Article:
Thursday, April 2, 2009

Heart Food

I'm the first one to tell you that food is my everything, aside from my family and my really close friends of course. But what do you eat when your heart is broken into a million pieces? And everything you see or would want to eat, if you had an appetite, is something you want to share with the heart breaker? I call this category of food: Heart Food. The kind of food that any foodie would jump at the chance to eat, but your heart is too broken and your appetite to small to try it. Heart Food is the kind of food you would want to share with the significant other that you used to share all types of food experiences with, but now, you fly solo's my heart food story:

Just yesterday I came across a Korean BBQ burrito. Yes, ladies and gents, a KOREAN BBQ BURRITO! I was so excited to try it! It was a new item that the restaurant by day Korean bar by night, Haru Izakaya in Tustin, Ca, was trying to promote. The item leaped out of the little hand written "specials" neon yellow note card that was placed inside the menu. I was overcome by joy when I saw that there was something on that menu that I had not tried before.

When my two little flour wrapped Korean BBQ burritos came out it looked and smelled like, well, Korean BBQ with ne sais quoi aroma that made my mouth water. The cutest thing about these burritos was how the chef placed the sauce on the plate. He made a geisha out of Japanese mayo, terriyaki sauce, and rooster sauce or Sriracha sauce. The terriyaki was the round bobbed hair, the Japanese mayo the flawlessly white painted face, and the Sriracha was the eyes, the nose, the mouth, and the decorative hair pins in this saucy geisha's hair.
Everything about this burrito seemed ready for me to tear it apart in hunger and in excitement. But then I stopped. And everything just didn't seem right. I wanted to share this experience and this burrito with my former foodie love but he was no where insight. The burritos came pairs and I was flying solo from now on. It hit me like a freight train and I was instantaneously paralized in my chair. The familiar desire to share this burrito was a remider that I would have to enjoy this alone, or I guess in this particular loss of appetite case, not enjoy it.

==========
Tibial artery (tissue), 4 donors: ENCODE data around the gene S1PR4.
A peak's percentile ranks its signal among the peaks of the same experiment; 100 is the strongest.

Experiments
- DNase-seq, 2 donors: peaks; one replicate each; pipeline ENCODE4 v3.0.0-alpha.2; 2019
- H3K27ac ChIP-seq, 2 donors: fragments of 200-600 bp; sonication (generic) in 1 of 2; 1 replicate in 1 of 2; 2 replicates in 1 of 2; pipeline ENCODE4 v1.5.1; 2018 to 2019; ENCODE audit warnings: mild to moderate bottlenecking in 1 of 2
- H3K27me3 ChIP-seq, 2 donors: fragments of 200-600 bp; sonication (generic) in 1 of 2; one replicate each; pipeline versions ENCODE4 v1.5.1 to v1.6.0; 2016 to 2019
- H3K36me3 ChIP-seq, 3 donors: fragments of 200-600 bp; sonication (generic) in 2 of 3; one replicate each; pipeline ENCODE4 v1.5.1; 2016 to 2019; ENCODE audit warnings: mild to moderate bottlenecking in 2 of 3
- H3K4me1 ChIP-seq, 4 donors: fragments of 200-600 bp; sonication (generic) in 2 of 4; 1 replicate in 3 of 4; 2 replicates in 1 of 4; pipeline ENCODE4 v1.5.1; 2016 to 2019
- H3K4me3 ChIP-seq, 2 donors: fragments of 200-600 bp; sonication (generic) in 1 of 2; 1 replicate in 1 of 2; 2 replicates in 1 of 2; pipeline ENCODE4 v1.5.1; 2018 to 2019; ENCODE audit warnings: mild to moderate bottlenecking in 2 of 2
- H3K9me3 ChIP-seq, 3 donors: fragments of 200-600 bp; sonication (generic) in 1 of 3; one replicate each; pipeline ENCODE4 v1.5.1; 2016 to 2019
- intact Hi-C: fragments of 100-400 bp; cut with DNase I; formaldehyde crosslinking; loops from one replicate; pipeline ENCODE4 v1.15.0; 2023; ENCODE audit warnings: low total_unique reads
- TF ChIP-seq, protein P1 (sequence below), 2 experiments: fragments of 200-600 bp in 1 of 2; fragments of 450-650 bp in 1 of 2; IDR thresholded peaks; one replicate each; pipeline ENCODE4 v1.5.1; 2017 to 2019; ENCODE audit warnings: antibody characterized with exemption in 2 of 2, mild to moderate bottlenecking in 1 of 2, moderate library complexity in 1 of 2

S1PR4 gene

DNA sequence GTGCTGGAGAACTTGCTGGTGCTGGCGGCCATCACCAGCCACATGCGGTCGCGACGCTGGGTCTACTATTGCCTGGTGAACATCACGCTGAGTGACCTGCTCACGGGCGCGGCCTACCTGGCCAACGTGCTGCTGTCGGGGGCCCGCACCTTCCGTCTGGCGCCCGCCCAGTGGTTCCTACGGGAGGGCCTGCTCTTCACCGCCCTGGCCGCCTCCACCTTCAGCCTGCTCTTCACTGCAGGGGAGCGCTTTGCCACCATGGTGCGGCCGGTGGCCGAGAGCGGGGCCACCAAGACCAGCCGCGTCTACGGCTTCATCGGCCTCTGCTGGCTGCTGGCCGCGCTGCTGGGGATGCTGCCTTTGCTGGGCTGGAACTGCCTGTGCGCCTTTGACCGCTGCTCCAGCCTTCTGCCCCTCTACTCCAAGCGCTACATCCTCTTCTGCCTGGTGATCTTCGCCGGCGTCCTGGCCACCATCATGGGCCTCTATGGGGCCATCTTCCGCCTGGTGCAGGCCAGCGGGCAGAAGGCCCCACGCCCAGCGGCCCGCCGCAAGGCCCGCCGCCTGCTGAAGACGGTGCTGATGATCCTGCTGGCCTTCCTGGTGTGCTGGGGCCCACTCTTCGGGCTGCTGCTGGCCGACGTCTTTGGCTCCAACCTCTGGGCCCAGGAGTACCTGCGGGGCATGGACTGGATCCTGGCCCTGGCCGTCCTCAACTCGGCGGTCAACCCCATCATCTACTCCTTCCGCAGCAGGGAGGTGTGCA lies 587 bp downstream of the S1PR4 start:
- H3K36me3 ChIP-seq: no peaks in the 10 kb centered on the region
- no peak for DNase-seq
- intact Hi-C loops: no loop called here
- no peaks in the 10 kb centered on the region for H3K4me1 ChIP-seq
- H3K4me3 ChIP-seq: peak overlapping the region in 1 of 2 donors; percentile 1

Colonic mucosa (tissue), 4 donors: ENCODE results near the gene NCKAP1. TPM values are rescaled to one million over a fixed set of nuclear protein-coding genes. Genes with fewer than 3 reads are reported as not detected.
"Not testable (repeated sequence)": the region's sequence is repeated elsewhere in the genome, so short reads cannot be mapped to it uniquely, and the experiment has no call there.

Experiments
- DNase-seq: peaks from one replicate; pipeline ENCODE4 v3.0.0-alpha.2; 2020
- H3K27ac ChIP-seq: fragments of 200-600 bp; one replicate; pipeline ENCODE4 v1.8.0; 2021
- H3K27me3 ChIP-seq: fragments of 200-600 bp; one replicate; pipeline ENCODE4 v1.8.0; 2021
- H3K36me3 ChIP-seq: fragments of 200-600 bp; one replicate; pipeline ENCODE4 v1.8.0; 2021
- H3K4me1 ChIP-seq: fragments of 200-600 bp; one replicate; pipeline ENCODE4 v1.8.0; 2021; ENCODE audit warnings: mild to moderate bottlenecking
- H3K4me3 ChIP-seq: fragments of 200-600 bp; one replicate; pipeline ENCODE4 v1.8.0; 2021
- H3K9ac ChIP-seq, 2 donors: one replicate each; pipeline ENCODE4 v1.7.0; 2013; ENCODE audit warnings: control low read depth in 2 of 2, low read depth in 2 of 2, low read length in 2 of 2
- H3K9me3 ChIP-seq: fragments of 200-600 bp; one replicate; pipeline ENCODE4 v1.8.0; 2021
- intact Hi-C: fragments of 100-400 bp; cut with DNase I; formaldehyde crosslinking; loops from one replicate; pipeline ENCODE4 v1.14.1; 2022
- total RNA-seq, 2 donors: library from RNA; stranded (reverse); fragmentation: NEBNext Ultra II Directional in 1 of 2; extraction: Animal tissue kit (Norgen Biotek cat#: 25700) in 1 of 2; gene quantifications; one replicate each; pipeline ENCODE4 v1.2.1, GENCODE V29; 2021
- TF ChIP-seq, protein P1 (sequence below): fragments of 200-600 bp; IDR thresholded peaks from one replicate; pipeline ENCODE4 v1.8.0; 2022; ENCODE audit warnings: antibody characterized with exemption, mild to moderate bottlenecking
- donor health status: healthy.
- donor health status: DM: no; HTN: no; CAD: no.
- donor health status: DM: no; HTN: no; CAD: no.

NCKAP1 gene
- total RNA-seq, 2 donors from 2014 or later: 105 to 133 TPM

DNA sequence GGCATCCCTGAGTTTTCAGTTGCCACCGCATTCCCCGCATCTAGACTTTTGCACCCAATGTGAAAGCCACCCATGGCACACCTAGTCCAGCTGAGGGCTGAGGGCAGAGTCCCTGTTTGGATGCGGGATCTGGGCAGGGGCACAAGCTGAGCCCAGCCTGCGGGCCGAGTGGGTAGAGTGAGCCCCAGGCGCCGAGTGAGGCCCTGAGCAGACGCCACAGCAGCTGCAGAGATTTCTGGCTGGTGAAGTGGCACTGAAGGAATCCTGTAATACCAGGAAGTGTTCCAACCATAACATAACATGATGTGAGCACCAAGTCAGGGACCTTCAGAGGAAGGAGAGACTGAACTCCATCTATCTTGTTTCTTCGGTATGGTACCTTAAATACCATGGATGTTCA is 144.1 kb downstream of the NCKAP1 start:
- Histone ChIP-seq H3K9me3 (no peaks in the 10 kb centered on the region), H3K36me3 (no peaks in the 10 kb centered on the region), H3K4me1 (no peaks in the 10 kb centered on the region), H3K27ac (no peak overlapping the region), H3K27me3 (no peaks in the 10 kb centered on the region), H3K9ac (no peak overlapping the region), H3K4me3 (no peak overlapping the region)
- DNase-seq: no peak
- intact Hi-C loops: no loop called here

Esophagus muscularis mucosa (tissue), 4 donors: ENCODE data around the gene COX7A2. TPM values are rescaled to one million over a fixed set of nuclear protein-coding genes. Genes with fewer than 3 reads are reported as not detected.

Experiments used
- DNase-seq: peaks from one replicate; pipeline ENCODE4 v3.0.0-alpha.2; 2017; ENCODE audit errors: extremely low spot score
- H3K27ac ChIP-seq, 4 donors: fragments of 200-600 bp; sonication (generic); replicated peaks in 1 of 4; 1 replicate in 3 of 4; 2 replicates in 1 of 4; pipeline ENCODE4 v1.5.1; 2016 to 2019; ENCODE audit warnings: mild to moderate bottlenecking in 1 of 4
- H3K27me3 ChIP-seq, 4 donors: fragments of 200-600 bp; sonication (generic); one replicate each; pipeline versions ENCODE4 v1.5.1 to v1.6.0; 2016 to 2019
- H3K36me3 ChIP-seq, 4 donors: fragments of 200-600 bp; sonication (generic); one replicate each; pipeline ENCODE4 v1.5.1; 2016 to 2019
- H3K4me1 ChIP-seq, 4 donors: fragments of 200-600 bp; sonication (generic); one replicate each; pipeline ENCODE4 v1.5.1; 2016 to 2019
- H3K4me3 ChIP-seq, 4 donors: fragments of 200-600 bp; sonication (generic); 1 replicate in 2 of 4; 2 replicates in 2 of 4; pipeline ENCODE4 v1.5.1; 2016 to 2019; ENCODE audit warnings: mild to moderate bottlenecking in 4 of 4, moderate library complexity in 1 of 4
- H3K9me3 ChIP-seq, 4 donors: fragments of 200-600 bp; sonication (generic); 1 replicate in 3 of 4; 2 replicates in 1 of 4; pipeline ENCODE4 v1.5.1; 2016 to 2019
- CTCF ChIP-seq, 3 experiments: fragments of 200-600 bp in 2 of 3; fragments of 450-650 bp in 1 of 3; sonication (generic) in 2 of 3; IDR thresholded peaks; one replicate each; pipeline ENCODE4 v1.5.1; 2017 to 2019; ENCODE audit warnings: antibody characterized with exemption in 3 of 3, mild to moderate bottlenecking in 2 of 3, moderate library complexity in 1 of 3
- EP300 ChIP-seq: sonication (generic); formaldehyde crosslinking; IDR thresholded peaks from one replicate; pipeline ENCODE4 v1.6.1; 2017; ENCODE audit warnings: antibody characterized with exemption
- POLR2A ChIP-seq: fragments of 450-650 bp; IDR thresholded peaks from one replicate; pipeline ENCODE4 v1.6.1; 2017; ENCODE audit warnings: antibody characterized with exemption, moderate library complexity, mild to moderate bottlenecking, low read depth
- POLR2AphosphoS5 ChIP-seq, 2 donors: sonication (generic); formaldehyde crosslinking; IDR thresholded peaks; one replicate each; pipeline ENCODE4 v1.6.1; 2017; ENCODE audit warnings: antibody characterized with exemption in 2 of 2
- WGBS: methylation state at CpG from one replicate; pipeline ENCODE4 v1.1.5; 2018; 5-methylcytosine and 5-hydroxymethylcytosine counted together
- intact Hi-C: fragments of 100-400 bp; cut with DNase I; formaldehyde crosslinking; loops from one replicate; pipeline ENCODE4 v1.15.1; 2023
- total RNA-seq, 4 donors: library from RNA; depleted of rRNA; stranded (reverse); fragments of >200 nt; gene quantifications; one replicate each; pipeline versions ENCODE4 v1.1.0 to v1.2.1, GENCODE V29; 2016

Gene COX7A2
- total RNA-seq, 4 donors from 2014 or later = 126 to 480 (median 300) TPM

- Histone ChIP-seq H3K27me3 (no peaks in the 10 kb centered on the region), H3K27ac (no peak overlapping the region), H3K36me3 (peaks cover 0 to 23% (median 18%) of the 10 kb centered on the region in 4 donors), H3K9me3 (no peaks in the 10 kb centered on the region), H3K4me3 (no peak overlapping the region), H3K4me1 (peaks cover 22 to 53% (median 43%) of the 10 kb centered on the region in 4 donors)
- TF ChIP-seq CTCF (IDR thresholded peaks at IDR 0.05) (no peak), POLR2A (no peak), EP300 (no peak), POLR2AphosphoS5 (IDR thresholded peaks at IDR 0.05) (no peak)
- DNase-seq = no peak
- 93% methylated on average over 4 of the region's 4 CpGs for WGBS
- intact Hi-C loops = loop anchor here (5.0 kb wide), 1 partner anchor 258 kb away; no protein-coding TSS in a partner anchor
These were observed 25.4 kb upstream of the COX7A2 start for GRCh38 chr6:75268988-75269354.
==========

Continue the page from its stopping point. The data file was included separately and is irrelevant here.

I ate one of the burritos, not wanting to waste. And it was a phenomonally great late night meal item. I know I didn't enjoy it half as much as I should or would have if this wasn't "Heart Food".

I took my now solo burrito home in a foam doggy box and shoved it in my fridge wishing that I had the appetite and the company I wanted to appreciate this new food find with me.

It didn't cross my mind to take a picture of the burrito while I was there, but I did take one of the loney burrito that I had undesirably dragged home with me. Now cold and hard my burrito filled with bulgogi, slaw, Sriracha and possibly some other tasty bits that I could not identify and my now blended geisha face is a cold, lonely reminder that I can't even enjoy food that I know I would otherwise enjoy.

Funny how the people that don't normally eat a lot express their heartbreak by eating a gallon of ice cream in their fuzzy slippers and pajamas, clutching their favorite blanket on the couch and watching break up movies as they cry their eyes out.

For me, a foodie, heartbreak has an adverse effect. I have no desire to eat or to enjoy food. My love for great food is now clouded by the desire share my food and my experience with the former companion that shared the same love for food. And the constant reminder that I am now alone on this food find endeavor is something I don't know I can overcome...
Foodie hell = Trying to enjoy food alone

Now there's some food for thought.

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